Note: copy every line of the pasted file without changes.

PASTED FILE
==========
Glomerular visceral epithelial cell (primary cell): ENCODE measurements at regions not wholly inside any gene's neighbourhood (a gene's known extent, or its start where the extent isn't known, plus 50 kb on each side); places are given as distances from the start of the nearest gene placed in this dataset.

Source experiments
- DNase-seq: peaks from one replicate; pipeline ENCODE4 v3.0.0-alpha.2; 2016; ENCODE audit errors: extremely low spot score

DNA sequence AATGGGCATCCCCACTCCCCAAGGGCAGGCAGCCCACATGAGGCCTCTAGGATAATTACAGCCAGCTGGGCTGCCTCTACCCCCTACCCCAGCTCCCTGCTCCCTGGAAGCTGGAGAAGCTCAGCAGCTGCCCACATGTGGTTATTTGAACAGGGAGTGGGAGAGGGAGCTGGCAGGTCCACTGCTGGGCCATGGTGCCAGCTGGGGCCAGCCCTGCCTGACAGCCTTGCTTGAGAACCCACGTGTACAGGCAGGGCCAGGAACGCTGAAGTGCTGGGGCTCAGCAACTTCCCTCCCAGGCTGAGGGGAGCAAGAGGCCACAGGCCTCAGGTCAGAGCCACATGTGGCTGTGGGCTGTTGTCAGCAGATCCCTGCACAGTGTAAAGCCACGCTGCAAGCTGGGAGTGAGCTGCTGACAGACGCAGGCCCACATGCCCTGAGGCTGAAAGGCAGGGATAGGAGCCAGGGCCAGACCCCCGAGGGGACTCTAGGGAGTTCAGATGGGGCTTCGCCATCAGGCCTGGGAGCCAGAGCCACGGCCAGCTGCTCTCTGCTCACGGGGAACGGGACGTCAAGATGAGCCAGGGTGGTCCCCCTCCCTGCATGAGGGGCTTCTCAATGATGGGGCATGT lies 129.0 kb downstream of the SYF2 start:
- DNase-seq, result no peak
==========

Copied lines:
Glomerular visceral epithelial cell (primary cell): ENCODE measurements at regions not wholly inside any gene's neighbourhood (a gene's known extent, or its start where the extent isn't known, plus 50 kb on each side); places are given as distances from the start of the nearest gene placed in this dataset.

Source experiments
- DNase-seq: peaks from one replicate; pipeline ENCODE4 v3.0.0-alpha.2; 2016; ENCODE audit errors: extremely low spot score

DNA sequence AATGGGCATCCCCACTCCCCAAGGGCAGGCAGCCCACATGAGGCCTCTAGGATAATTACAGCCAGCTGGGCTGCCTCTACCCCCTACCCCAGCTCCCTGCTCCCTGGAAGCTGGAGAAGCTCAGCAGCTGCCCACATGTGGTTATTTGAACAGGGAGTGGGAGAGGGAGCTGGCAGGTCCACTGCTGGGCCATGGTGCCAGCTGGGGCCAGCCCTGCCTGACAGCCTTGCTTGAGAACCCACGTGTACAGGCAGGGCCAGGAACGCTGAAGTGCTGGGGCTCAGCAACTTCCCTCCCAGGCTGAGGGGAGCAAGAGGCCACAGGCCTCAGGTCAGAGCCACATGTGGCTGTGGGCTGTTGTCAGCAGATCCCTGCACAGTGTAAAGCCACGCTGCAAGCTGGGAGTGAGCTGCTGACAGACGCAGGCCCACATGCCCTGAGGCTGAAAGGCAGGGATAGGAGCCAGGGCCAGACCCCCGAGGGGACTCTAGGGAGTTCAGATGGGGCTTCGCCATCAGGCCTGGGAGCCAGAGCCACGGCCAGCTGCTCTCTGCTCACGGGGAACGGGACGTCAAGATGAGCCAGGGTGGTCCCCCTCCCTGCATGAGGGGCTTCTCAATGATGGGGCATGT lies 129.0 kb downstream of the SYF2 start:
- DNase-seq, result no peak